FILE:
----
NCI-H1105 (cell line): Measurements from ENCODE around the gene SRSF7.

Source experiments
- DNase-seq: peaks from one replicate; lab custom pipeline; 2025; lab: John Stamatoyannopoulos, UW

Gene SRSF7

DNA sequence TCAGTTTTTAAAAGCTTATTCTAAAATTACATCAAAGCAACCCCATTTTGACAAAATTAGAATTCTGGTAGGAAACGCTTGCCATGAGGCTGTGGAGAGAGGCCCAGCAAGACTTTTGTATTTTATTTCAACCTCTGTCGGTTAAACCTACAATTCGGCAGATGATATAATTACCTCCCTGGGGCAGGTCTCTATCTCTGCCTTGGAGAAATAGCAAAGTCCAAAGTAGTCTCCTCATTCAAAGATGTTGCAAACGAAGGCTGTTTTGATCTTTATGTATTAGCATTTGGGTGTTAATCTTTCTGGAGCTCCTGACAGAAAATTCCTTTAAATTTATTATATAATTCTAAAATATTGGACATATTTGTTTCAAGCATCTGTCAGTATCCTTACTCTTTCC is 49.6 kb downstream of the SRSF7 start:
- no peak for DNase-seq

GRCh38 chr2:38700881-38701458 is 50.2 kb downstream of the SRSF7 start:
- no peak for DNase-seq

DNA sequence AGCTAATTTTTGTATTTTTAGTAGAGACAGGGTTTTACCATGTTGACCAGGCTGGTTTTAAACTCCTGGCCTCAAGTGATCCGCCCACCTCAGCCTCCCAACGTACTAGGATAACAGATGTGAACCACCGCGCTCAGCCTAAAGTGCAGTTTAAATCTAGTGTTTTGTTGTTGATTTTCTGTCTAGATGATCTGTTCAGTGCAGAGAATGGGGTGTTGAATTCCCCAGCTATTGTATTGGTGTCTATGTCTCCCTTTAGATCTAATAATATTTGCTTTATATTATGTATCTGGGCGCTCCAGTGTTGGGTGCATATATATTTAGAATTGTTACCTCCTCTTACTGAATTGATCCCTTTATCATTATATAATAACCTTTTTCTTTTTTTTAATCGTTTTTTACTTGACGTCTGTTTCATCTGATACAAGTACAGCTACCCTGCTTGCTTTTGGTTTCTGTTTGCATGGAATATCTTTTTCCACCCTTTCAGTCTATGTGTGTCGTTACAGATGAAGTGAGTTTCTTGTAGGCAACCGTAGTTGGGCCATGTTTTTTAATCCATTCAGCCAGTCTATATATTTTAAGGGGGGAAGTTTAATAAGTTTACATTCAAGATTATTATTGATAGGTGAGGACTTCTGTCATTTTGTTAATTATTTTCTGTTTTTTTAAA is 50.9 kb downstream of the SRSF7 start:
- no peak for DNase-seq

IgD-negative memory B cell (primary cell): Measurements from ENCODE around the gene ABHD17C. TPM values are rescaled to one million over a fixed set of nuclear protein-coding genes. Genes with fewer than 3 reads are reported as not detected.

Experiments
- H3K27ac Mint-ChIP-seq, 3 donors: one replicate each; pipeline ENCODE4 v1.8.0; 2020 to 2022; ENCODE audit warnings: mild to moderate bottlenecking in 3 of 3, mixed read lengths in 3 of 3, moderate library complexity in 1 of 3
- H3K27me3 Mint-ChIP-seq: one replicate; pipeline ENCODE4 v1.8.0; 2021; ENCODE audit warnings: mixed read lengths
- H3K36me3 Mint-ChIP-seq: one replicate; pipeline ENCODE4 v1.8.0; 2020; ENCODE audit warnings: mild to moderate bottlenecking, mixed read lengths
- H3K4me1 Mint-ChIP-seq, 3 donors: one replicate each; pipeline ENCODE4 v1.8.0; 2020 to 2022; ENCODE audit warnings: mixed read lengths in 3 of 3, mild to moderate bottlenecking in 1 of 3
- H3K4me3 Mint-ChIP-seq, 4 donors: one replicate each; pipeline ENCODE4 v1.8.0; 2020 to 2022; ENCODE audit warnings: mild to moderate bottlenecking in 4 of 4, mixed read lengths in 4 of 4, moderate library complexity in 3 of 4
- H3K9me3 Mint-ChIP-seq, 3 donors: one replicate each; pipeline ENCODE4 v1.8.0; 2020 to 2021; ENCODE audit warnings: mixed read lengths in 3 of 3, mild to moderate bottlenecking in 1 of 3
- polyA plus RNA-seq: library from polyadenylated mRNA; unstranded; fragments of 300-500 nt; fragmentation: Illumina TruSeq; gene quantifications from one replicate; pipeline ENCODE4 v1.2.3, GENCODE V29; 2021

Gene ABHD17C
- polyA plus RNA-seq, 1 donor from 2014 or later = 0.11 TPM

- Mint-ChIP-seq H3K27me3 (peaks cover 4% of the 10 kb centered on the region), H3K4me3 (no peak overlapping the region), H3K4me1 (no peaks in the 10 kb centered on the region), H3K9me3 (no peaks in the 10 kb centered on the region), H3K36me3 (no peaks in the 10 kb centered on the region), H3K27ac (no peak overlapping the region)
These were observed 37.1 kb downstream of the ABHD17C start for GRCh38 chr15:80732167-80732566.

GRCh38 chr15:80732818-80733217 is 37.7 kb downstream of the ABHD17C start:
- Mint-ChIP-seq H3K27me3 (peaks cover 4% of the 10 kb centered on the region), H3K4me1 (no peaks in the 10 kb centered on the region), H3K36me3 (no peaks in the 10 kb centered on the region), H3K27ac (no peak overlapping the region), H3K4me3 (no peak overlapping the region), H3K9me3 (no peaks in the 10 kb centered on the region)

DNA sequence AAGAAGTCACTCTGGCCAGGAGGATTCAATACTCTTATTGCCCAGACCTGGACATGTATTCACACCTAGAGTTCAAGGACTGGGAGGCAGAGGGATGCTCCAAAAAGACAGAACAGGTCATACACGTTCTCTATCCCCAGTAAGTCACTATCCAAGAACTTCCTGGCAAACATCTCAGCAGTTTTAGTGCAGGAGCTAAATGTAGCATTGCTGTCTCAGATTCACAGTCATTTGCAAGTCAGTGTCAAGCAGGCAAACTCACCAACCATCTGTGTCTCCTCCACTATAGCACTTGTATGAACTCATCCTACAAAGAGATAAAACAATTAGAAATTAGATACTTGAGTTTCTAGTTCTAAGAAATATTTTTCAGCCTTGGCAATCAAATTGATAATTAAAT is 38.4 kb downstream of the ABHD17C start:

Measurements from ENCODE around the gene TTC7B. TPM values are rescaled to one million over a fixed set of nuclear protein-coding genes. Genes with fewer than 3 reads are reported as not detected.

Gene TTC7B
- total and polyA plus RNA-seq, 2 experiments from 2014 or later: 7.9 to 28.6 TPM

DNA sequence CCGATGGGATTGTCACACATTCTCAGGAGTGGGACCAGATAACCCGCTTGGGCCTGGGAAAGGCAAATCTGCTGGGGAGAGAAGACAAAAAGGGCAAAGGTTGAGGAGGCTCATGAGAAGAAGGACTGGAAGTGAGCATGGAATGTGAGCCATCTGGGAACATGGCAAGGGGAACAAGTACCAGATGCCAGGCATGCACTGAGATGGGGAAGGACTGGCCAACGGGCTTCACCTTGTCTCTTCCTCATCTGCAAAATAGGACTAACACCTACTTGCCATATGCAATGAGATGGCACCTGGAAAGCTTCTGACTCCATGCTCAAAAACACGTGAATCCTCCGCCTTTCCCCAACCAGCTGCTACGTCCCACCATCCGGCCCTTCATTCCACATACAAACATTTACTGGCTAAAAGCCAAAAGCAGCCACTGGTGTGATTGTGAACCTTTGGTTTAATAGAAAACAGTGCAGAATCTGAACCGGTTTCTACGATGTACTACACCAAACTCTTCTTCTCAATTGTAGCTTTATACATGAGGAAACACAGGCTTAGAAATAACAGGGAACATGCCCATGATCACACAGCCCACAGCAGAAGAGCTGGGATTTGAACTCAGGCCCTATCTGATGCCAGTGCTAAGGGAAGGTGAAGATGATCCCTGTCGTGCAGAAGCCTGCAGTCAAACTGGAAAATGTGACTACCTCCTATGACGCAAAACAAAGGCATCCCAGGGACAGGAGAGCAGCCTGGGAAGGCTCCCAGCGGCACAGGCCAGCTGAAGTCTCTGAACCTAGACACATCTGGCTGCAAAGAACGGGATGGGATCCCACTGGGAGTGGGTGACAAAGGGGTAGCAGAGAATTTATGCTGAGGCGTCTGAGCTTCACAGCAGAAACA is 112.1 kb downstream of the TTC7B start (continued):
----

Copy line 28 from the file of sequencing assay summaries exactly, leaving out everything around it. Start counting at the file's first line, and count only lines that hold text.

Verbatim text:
Gene TTC7B